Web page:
... understanding life in molecular detail

Dr Stephen Muench

Structural Biology, V-ATPase, rational drug design


Our laboratory is principally concerned with the structure, mechanism and regulation of large protein complexes, in particular membrane proteins. This is achieved by combining Electron microscopy, X-ray crystallography, molecular dynamic simulations and a range of biochemical techniques.

Current major projects include:
  • Structural and mechanical studies of membrane proteins
  • Using electron microscopy to drive small molecule development
  • Developing new ways to extract and visualise membrane proteins
  • Developing time resolved applications for electron microscopy

Currently the main focus of the group is in using electron microscopy (EM) to understand the structure and function of proteins and protein complexes with particular focus on membrane proteins. This work underpins our fundamental understanding of these systems whilst informing structure based inhibitor design projects. One of the key focuses in the group is the vacuolar ATPase (V-ATPase) which is an ATP-driven proton pump essential for the function of virtually all eukaryotic cells. It is a membrane-bound rotary motor, responsible for acidifying intracellular compartments, energising membrane transport and pH homeostasis. It has been linked to a number of important diseases, for example; osteopetrosis, kidney disease, Alzheimer’s disease and its involvement in osteoporosis and metastatic cancer means that controlling its activity with drugs has therapeutic potential.

However, our understanding of the V-ATPase mechanism and regulation is poor. Our work produced the first cryo-EM reconstruction of the V-ATPase and more recently the first sub nm reconstruction. This has been combined with studies into inhibitor binding and the flexibility within the complex during catalytic cycling.   This is complemented by both kinetic analysis and the development of time-resolved cryo-EM, to trap the V-ATPase in conformational states, providing insights into the rotary mechanism. The regulatory mechanism is also been studied which may allow us to control the V-ATPase in disease tissue.

Additional projects in the laboratory are focussed on developing novel antiparasitic inhibitors towards the Toxoplasma, Plasmodium and Acanthamoeba parasites. Recent work on a histidine biosynthetic complex has shown that EM can be used to directly visualise inhibitor binding with the local resolution around 2.7Å.  This advance in the resolution obtainable by EM studies is being combined with new developments in the way in which we can visualise membrane proteins in more native states. This includes the use of Styrene Maleic acid co-polymers which extract membrane proteins surrounded by native lipids and in-situ studies of membrane proteins in proteoliposomes.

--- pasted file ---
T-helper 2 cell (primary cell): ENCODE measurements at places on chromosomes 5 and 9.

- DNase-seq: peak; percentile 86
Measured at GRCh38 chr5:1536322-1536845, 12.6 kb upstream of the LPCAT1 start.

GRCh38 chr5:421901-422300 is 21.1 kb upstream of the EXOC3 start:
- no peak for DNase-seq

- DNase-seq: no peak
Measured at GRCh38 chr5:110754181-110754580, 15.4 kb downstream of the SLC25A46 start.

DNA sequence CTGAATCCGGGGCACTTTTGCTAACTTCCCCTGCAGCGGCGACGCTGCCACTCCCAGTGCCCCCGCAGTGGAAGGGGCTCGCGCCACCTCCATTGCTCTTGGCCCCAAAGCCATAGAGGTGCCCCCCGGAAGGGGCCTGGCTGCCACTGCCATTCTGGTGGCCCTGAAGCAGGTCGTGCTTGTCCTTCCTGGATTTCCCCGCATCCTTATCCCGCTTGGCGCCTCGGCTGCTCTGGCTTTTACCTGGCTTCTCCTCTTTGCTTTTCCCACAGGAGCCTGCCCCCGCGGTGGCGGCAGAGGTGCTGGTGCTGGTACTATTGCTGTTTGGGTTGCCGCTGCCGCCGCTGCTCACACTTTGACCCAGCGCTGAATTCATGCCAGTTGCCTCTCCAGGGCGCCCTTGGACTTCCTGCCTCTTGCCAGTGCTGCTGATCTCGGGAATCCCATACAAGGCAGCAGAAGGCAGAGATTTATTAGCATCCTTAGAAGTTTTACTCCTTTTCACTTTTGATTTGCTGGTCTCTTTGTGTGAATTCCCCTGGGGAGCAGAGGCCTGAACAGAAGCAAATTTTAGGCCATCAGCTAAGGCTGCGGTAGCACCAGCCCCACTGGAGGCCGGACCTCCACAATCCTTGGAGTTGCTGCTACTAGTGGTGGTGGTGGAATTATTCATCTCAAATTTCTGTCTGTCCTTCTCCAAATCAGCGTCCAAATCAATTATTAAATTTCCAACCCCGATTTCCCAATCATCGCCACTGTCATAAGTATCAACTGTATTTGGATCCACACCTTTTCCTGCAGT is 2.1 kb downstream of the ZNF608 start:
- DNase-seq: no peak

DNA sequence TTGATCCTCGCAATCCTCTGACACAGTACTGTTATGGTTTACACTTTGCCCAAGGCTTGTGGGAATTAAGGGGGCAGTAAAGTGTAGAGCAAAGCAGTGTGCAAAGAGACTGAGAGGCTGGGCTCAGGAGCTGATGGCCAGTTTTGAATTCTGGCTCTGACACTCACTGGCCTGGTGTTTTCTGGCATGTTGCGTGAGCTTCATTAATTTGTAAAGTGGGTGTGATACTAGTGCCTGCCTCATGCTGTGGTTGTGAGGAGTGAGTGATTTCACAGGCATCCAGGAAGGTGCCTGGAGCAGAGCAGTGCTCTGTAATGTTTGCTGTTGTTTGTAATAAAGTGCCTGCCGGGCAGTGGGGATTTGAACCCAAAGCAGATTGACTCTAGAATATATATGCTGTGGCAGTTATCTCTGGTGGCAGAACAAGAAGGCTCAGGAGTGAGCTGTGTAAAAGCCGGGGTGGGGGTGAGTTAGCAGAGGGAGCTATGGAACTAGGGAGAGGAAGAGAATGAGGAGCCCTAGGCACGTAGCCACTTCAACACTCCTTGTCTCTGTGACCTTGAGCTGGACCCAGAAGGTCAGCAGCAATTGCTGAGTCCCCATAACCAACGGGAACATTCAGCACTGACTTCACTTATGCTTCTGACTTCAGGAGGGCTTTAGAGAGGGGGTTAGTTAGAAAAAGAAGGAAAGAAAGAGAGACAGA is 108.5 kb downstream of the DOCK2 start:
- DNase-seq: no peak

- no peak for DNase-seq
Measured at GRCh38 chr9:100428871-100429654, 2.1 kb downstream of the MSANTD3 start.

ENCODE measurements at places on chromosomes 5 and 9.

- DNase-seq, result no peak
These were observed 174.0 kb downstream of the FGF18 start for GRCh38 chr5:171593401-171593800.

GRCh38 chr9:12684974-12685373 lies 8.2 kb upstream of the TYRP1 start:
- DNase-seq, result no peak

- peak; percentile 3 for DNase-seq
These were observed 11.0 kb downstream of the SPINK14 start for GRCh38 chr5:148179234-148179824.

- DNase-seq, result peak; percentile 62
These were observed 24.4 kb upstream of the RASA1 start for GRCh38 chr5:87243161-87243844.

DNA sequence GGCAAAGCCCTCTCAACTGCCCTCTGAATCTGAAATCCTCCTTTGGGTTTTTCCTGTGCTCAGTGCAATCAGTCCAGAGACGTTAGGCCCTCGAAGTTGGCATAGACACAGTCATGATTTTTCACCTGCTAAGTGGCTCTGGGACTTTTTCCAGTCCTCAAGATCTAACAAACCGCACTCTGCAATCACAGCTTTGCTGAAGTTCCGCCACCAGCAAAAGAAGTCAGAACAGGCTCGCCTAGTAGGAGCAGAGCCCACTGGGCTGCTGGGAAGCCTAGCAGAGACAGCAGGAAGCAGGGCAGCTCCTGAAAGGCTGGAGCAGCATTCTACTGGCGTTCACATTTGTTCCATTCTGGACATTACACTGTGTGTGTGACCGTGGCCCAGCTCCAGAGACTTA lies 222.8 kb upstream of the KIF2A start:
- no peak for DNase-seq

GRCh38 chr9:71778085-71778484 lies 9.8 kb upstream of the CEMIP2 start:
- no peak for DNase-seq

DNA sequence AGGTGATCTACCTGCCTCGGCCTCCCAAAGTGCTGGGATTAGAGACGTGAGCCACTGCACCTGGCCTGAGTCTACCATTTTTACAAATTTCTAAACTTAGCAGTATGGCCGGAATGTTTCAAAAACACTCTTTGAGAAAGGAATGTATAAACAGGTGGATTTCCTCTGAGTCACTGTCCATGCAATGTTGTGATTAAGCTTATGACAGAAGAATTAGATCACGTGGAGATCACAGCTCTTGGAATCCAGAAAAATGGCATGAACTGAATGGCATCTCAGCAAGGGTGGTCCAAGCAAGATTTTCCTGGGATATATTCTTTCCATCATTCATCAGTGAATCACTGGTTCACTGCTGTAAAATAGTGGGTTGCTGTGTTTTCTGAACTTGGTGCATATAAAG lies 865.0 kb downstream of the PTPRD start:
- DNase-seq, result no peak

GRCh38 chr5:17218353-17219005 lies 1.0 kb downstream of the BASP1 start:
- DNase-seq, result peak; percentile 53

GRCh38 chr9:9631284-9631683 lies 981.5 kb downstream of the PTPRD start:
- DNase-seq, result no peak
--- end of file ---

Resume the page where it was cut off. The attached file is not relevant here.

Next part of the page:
Collaborations

This work is carried out in collaboration with a number of groups both within the University of Leeds and in several external research groups. The V-ATPase work is carried out in collaboration with Dr Harrison (Biochemistry) and Dr Paci (Molecular dynamics) at the University of Leeds and Prof Wieczorek (University of Osnabruck, Biochemistry) and Prof White (Eastern Virginia Medical school, Kinetics and time resolved EM). Studies against Toxoplasma and Plasmodium are with prof Fishwick at the University of Leeds and Prof Mcleod at the University of Chicago. The development of SMALP’s is with Prof Tim Dafforn at the University of Birmingham. This wide range of collaborations allows for a diverse range of techniques to be used to carry out our research.

 

Detailed research programme                  Close ▲
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Senior Research fellow
BSc (sheffield) PhD (sheffield)
MRC Career Development Award

PhD University of Sheffield 2004
Postdoc University of Sheffield 2004-2006
Postdoc University of Leeds 2006-2009
Postdoc University of Sheffield 2010

Astbury 6.106
School of Molecular and Cellular Biology
0113 343 4370
s.p.muench@leeds.ac.uk

Selected Publications

  1. Rawson S, Phillips C, Huss M, Tiburcy F, Wieczorek H, Trinick J, Harrison MA, Muench SP.  Structure of the vacuolar H+-ATPase rotary motor at subnanometer resolution. (2015) Structure 23(3), 461-471.

  2. Lee SC, Postis VLG, Knowles TJ, Jamshad M, Parslow RA, Lin Y, Goldman A, Sridhar P, Overduin M, Muench SP, Dafforn TR. Detergent-free method of membrane protein isolation for biophysical methods. (2016) Nat. Protoc. 11(7), 1149-1162.

  3. Muench SP, Rawson S, Eyraud V, Delmas A, Da Silva P, Phillips C, Trinick J, Harrison MA, Gressent F & Huss M. PA1b inhibitor binding to subunits c and e of the Vacuolar ATPase reveals its insecticidal mechanism (2014). J Biol Chem 289(23),16399-16408.

  4. Postis V, Rawson S, Mitchell J, Dafforn T, Baldwin S. & Muench SP. The use of SMALPS as a novel membrane protein scaffold for structural studies. (2015) BBA Biomembranes 1848(2) 496-501.